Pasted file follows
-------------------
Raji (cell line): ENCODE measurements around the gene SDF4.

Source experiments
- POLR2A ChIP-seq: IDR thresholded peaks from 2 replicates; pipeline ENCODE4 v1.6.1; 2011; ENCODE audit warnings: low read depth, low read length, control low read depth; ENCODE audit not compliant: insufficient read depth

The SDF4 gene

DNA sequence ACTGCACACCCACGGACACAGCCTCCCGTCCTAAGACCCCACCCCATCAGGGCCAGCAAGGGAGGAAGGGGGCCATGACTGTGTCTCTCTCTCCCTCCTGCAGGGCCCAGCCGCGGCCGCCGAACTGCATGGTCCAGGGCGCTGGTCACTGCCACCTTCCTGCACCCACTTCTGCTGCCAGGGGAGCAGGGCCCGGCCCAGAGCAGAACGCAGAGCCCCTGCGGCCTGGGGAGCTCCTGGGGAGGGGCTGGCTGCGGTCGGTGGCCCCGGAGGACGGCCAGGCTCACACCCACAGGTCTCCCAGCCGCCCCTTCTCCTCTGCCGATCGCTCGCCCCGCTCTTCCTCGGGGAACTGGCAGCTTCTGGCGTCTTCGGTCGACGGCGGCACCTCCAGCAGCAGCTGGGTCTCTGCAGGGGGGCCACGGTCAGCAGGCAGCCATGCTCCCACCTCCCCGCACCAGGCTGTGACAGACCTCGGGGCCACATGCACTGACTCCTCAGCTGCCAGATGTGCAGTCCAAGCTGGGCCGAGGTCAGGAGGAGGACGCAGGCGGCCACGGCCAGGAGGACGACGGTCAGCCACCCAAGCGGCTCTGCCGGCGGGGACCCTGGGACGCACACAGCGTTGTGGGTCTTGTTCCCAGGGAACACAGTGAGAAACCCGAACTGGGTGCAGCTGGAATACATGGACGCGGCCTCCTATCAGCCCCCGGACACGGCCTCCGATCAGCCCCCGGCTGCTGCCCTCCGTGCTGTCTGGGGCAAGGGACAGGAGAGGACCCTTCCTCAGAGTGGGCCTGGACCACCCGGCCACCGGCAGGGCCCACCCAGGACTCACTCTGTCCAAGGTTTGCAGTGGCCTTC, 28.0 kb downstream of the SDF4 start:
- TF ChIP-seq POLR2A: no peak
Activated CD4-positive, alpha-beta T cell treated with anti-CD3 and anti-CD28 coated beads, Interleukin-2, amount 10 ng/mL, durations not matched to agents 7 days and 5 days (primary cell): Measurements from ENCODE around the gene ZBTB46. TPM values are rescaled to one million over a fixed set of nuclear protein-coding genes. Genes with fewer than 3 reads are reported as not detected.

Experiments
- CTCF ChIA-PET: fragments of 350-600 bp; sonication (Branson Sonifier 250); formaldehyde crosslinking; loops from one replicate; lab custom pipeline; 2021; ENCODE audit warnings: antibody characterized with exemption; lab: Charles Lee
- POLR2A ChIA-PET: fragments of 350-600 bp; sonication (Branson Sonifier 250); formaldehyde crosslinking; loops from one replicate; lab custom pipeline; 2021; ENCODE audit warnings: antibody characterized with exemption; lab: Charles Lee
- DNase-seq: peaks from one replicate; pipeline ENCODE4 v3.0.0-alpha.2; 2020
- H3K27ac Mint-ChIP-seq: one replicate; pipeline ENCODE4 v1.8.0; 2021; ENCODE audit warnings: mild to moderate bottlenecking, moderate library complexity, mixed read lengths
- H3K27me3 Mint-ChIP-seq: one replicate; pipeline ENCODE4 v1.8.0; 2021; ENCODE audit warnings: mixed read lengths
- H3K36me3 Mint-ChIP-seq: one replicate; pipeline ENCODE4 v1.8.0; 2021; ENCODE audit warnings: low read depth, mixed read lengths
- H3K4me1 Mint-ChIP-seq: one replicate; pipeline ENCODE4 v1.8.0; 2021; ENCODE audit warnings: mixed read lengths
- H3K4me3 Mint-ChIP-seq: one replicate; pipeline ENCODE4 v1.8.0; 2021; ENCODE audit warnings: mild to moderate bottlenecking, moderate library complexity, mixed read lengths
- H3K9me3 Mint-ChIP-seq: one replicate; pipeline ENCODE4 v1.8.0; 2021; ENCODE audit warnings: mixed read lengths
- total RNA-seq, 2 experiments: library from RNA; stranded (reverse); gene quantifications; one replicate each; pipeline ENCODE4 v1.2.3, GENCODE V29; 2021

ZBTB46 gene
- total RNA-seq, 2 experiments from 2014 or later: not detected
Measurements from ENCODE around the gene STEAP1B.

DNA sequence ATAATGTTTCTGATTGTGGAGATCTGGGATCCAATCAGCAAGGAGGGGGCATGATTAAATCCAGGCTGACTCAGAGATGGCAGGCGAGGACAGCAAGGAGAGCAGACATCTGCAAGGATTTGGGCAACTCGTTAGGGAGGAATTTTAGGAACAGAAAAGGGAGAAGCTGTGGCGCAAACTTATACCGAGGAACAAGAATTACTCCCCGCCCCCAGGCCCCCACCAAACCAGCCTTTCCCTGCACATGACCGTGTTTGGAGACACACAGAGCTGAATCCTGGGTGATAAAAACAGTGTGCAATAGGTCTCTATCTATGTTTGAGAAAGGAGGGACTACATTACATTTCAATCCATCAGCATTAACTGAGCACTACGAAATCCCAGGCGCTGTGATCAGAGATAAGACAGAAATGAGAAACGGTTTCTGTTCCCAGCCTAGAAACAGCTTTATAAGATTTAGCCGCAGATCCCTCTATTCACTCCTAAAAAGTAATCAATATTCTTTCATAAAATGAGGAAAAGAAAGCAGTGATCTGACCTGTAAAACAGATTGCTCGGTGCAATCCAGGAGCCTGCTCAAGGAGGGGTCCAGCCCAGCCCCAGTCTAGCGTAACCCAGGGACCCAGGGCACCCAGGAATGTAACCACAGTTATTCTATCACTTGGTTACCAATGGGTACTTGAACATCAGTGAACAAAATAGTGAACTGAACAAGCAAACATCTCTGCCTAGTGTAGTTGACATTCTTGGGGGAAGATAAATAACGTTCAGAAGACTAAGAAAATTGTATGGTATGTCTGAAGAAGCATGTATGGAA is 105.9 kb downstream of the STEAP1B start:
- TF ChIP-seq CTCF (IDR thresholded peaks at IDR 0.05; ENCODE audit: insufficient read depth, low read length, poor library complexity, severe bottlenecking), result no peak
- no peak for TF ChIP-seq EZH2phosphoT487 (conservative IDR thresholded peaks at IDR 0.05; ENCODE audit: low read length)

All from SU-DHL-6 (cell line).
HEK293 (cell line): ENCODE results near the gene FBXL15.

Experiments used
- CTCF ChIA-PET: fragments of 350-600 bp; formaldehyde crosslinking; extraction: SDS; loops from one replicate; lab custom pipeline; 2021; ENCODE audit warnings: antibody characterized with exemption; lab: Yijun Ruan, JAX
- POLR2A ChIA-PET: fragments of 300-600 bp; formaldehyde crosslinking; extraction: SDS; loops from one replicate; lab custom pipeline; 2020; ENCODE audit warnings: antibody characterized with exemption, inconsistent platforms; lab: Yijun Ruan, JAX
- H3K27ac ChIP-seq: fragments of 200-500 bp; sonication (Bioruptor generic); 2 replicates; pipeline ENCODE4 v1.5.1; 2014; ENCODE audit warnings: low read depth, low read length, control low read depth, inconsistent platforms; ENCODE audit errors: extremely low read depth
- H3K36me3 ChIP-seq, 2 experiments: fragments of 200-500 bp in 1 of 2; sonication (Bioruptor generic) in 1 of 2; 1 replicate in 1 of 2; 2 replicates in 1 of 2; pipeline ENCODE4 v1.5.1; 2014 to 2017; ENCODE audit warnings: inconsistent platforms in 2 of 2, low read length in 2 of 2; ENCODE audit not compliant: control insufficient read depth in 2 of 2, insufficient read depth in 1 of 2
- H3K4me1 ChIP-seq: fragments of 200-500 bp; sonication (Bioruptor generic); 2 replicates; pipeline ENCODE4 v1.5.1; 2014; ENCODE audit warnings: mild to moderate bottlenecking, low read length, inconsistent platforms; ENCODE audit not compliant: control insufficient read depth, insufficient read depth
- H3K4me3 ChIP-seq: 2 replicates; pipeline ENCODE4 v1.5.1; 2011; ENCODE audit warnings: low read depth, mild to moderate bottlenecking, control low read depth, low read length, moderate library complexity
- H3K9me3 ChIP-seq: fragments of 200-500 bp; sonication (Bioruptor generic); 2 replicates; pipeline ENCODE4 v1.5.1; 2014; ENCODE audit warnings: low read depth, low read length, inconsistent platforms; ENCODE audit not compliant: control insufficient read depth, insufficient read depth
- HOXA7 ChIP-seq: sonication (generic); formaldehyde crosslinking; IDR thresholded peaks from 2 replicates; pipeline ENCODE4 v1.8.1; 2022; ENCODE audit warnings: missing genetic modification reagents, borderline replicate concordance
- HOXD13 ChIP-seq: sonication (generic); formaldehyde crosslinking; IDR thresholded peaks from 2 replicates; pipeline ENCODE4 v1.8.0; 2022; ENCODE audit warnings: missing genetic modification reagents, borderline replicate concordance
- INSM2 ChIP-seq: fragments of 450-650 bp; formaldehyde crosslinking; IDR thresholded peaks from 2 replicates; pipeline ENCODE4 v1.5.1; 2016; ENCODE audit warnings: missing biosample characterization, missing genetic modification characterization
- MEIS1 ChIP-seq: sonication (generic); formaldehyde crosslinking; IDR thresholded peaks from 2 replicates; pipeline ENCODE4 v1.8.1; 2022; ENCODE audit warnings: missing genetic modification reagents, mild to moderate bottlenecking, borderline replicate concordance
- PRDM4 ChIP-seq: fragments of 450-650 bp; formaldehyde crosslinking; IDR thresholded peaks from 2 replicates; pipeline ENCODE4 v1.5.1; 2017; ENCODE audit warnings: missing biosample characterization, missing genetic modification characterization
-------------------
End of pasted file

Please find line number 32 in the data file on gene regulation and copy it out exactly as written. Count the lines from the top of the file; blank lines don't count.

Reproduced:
- H3K4me1 ChIP-seq: fragments of 200-500 bp; sonication (Bioruptor generic); 2 replicates; pipeline ENCODE4 v1.5.1; 2014; ENCODE audit warnings: mild to moderate bottlenecking, low read length, inconsistent platforms; ENCODE audit not compliant: control insufficient read depth, insufficient read depth